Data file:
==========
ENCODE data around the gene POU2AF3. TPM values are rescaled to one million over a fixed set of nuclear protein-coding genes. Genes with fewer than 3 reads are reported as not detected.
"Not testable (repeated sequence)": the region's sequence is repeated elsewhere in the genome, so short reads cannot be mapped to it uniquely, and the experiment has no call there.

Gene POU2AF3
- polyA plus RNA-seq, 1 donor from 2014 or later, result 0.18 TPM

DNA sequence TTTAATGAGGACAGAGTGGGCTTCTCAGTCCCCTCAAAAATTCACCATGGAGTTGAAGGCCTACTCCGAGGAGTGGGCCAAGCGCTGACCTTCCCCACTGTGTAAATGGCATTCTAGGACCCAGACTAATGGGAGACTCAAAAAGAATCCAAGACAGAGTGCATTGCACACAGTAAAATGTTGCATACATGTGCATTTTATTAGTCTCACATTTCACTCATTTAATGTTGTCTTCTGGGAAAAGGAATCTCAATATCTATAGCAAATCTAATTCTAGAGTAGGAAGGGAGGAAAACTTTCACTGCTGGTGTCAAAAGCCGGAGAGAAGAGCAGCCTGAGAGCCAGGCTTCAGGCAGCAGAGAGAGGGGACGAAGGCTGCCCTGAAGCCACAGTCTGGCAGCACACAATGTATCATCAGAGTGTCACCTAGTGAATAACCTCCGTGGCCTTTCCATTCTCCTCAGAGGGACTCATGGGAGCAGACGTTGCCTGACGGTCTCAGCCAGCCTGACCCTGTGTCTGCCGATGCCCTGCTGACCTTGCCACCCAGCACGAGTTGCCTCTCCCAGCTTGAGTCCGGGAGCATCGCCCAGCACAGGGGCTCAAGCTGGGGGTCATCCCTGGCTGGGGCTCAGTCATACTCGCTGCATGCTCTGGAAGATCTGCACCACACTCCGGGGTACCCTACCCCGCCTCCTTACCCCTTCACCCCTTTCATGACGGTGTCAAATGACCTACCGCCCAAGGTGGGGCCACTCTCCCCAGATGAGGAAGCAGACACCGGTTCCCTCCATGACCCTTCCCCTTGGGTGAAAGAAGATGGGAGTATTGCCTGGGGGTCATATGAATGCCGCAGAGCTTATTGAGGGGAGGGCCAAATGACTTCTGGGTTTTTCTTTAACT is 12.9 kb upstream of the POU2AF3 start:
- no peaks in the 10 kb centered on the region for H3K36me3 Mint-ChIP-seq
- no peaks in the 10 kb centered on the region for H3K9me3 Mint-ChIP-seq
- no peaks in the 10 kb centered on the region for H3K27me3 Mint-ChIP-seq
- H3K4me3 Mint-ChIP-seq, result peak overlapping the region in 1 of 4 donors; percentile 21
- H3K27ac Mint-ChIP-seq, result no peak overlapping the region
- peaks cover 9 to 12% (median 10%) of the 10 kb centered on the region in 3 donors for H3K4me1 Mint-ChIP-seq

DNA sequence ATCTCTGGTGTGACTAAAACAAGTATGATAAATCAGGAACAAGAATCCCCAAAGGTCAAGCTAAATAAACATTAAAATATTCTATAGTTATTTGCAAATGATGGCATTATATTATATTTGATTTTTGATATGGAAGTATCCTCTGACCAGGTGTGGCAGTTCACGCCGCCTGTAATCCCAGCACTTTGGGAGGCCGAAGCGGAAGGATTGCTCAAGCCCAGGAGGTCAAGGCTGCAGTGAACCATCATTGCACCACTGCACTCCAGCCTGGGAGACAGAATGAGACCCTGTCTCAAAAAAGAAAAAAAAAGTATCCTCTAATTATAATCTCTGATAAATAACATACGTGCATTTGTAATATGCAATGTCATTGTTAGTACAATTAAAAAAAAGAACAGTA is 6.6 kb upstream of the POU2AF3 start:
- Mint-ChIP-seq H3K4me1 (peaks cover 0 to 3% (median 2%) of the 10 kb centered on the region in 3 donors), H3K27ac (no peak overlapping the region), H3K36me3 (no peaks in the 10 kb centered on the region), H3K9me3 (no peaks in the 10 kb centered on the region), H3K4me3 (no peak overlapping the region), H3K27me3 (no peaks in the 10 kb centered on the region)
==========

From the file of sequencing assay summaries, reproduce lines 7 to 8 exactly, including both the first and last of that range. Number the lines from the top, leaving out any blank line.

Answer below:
- no peaks in the 10 kb centered on the region for H3K9me3 Mint-ChIP-seq
- no peaks in the 10 kb centered on the region for H3K27me3 Mint-ChIP-seq